Programme 1’s budget allocation for 2019/2020 decreased slightly from R3.178 billion in 2019/20 to R3 032 billion. There is an overall decrease of budget allocation in sub-programmes 2,3 and 5. The latter programme has the sharp decrease of 67.9%. There are however no targets set for this programme in the APP.


Budget allocations for sub-programmes 1 and 4 have been increased. The increase in sub-programme 1 can be attributed to an added target (review of the Fraud Management Strategy) for this financial year. Under sub-programme 4, SASSA set 5 targets compared to 6 targets in the previous year. It has however increased percentages in two targets relating to finalising financial misconduct cases. For 2018/2019 it had planned to finalise 50% of current financial misconduct. For 2019/2020 the percentage is 60% within 120 days as opposed to 90 days as set in 2018/2019. SASSA also increased the percentage of finalising a backlog of financial misconduct cases from 90% to 95% in 2019/2020.


Programme 2: Benefits Administration and Support


This programme provides grant administration service and ensures that operations within SASSA are integrated.


For 2019/2020 financial year, SASSA plans to implement the following key interventions under this Programme:


  • Implementation of social assistance programmes, including the Social Relief of Distress;
  • Biometric enrolment of new beneficiaries in line with the approved project plan;
  • Implementing of the Integrated Community Registration Outreach Programme (ICROP) including its impact assessment;
  • Review of social grants excluding old age (OAG) in line with policy.


This Programme functions according to two sub-programmes, namely:


Benefit Administration


This programme has a total number of 11 targets for 2019/20 financial year. Most importantly SASSA plans to award 252 833 SRD applications. It also plans to award 123 million of total Social Relief of Distress (SRD) rand value awarded through cooperatives and Small Medium and Micro-Enterprises (SMMEs). This is an important target because SRD provides assistance who are waiting for their social grants. It is also paid to people who have suffered a personal disaster that has resulted in loss of property.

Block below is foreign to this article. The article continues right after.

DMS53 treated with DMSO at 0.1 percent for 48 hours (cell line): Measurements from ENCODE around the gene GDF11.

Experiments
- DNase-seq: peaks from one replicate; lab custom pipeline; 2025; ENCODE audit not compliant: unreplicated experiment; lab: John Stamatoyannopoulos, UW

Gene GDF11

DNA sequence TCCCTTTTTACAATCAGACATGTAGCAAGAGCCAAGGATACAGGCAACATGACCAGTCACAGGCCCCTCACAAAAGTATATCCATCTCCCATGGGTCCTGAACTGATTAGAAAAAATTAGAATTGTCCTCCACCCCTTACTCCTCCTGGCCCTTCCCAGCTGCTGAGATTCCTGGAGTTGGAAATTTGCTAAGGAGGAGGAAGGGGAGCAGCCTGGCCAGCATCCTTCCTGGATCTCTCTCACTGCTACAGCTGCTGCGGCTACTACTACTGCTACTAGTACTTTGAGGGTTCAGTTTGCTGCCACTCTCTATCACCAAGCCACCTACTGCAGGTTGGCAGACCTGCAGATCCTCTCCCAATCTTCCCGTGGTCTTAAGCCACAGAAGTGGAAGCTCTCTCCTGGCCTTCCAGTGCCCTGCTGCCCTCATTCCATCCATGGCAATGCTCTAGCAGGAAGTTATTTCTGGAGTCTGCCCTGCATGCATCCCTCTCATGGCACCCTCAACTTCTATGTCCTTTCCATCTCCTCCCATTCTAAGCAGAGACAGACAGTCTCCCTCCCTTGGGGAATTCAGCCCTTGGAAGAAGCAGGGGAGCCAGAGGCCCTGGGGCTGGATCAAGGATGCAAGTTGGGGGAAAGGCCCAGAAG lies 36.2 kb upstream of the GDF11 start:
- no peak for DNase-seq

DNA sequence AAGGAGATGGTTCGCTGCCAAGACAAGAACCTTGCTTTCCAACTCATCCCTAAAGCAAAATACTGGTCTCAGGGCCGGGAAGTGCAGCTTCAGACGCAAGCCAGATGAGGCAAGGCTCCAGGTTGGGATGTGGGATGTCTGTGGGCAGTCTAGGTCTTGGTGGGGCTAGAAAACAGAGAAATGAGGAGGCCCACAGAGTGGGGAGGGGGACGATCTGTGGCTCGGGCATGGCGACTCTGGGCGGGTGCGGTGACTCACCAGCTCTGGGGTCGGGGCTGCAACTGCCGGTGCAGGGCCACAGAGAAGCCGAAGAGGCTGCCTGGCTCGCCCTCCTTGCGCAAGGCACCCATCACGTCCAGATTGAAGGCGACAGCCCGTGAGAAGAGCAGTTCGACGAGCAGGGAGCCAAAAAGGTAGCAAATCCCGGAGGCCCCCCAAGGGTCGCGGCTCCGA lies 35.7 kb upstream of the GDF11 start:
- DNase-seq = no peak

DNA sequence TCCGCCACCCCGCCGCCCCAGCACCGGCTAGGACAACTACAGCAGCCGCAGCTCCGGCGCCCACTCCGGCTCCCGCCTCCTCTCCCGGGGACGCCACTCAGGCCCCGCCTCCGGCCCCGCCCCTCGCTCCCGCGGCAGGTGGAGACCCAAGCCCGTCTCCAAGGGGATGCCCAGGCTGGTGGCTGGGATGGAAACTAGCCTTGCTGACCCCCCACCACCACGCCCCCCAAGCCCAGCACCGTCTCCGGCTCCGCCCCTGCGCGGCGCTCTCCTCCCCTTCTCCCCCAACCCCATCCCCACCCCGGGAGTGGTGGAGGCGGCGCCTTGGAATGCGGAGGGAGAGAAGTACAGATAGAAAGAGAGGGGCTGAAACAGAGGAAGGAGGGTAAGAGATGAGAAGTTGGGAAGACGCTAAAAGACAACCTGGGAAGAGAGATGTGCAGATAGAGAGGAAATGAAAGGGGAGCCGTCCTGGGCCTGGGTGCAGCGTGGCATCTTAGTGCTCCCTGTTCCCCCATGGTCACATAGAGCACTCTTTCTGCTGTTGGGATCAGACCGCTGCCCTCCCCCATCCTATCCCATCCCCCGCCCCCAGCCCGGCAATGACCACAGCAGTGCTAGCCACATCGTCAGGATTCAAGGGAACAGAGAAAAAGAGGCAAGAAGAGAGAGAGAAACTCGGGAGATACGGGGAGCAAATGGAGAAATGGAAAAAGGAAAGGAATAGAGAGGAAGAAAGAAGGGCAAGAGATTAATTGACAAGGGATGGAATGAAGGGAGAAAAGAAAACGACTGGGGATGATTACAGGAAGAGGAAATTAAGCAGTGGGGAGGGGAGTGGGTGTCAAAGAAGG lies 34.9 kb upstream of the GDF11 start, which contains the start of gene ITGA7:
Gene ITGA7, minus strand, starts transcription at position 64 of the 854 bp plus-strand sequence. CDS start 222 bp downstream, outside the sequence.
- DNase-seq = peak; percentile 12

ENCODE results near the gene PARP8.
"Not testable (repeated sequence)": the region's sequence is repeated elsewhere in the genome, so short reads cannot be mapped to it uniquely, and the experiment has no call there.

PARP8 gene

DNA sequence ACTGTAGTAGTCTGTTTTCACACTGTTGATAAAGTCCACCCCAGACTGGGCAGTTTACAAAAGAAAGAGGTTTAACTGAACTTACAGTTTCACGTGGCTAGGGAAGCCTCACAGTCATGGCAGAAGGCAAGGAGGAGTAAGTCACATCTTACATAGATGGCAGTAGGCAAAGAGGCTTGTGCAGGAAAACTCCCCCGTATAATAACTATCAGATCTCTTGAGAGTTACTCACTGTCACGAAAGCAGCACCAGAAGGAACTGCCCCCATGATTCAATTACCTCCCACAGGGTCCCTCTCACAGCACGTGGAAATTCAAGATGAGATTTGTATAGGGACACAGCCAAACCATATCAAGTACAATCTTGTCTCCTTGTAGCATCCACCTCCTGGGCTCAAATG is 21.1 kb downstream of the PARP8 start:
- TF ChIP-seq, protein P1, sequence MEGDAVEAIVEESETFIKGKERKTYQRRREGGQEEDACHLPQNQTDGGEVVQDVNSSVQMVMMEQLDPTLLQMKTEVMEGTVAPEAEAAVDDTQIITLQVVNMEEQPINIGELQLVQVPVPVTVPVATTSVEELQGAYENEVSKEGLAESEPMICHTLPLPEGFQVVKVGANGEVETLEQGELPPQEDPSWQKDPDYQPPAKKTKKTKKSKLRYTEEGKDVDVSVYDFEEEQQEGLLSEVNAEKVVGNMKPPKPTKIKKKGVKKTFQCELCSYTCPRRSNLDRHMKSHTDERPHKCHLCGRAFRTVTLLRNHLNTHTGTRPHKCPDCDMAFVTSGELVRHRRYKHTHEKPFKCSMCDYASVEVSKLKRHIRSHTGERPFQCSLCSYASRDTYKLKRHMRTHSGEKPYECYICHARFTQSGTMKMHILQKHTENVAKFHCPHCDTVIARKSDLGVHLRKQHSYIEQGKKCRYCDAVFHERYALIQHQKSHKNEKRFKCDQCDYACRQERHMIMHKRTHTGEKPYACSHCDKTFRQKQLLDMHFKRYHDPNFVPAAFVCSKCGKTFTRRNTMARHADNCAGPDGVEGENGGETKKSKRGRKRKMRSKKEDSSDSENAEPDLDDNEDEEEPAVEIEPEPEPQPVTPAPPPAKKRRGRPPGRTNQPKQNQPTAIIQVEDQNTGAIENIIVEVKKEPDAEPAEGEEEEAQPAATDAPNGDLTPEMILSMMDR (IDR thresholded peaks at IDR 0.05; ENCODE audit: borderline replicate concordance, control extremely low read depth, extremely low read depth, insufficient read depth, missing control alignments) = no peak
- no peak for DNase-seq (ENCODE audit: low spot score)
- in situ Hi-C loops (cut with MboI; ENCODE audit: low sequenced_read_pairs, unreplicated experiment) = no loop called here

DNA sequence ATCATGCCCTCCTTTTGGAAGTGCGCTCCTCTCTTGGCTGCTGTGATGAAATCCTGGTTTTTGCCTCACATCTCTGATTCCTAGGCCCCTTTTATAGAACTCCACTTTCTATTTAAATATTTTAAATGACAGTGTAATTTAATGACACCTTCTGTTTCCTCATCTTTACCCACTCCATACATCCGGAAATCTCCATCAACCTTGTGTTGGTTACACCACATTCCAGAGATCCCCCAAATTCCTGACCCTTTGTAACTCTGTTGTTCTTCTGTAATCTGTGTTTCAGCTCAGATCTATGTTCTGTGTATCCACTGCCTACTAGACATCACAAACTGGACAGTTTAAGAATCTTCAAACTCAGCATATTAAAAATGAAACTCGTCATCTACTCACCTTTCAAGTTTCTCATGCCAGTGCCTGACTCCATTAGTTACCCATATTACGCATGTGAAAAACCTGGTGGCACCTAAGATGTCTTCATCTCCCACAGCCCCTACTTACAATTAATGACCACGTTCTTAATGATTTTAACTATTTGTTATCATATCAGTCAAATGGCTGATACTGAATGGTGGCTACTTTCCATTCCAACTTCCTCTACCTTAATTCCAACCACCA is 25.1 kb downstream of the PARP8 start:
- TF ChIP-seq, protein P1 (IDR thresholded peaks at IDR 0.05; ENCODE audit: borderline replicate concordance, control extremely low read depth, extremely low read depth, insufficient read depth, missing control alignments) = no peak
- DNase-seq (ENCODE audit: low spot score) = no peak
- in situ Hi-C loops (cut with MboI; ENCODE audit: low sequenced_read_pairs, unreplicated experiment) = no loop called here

The other important targets involve processing 560 000 applications for children aged 0-1 and processing 100% received Foster Care Grant orders within 10 days. These are important in that they address some of the challenges of exclusions in the social assistance programme. A study commissioned by the Department of Social Development, SASSA and the United Nations Children’s Fund (Unicef) to the Economic Policy Research Institute found that there was a very high exclusion (43.3%) of children aged 0 -1 from the children social grants.


Many children have been left without Foster Care Grant due to delays in processing reviews of court orders, which resulted in some orders lapsing.SASSA reported to the erstwhile Committee that as at November 2017, there was a total of 49 534 foster care orders in terms of the Children’s Act, which needed to be extended by the Children’s Court before 31 December 2017. It projected an estimated 30 232 orders that were going to lapse between January – March 2018.


Payment Administration


This sub-programme is set to achieve two (2) targets. The important target is that of managing service provider for social grant payment (SAPO). This is one of five activities that SASSA had set (as mentioned above in section 5.1) to undertake during the transition period